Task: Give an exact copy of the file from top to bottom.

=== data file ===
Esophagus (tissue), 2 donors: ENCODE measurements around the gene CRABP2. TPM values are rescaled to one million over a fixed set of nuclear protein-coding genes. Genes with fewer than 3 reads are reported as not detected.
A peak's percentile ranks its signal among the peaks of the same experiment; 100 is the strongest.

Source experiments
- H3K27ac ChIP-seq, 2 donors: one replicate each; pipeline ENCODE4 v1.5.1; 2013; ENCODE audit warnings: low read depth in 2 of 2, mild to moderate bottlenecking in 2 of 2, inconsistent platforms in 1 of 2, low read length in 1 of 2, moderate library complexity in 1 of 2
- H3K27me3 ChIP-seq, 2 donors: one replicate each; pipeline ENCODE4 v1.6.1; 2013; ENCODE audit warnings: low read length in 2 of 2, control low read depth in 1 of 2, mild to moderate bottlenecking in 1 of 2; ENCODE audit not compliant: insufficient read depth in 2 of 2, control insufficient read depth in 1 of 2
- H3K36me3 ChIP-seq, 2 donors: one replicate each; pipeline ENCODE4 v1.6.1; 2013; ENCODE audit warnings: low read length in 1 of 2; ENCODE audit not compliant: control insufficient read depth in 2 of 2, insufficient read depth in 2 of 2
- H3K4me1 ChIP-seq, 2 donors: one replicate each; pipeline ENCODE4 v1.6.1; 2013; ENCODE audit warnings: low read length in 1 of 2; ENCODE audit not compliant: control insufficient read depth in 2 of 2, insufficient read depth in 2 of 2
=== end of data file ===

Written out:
Esophagus (tissue), 2 donors: ENCODE measurements around the gene CRABP2. TPM values are rescaled to one million over a fixed set of nuclear protein-coding genes. Genes with fewer than 3 reads are reported as not detected.
A peak's percentile ranks its signal among the peaks of the same experiment; 100 is the strongest.

Source experiments
- H3K27ac ChIP-seq, 2 donors: one replicate each; pipeline ENCODE4 v1.5.1; 2013; ENCODE audit warnings: low read depth in 2 of 2, mild to moderate bottlenecking in 2 of 2, inconsistent platforms in 1 of 2, low read length in 1 of 2, moderate library complexity in 1 of 2
- H3K27me3 ChIP-seq, 2 donors: one replicate each; pipeline ENCODE4 v1.6.1; 2013; ENCODE audit warnings: low read length in 2 of 2, control low read depth in 1 of 2, mild to moderate bottlenecking in 1 of 2; ENCODE audit not compliant: insufficient read depth in 2 of 2, control insufficient read depth in 1 of 2
- H3K36me3 ChIP-seq, 2 donors: one replicate each; pipeline ENCODE4 v1.6.1; 2013; ENCODE audit warnings: low read length in 1 of 2; ENCODE audit not compliant: control insufficient read depth in 2 of 2, insufficient read depth in 2 of 2
- H3K4me1 ChIP-seq, 2 donors: one replicate each; pipeline ENCODE4 v1.6.1; 2013; ENCODE audit warnings: low read length in 1 of 2; ENCODE audit not compliant: control insufficient read depth in 2 of 2, insufficient read depth in 2 of 2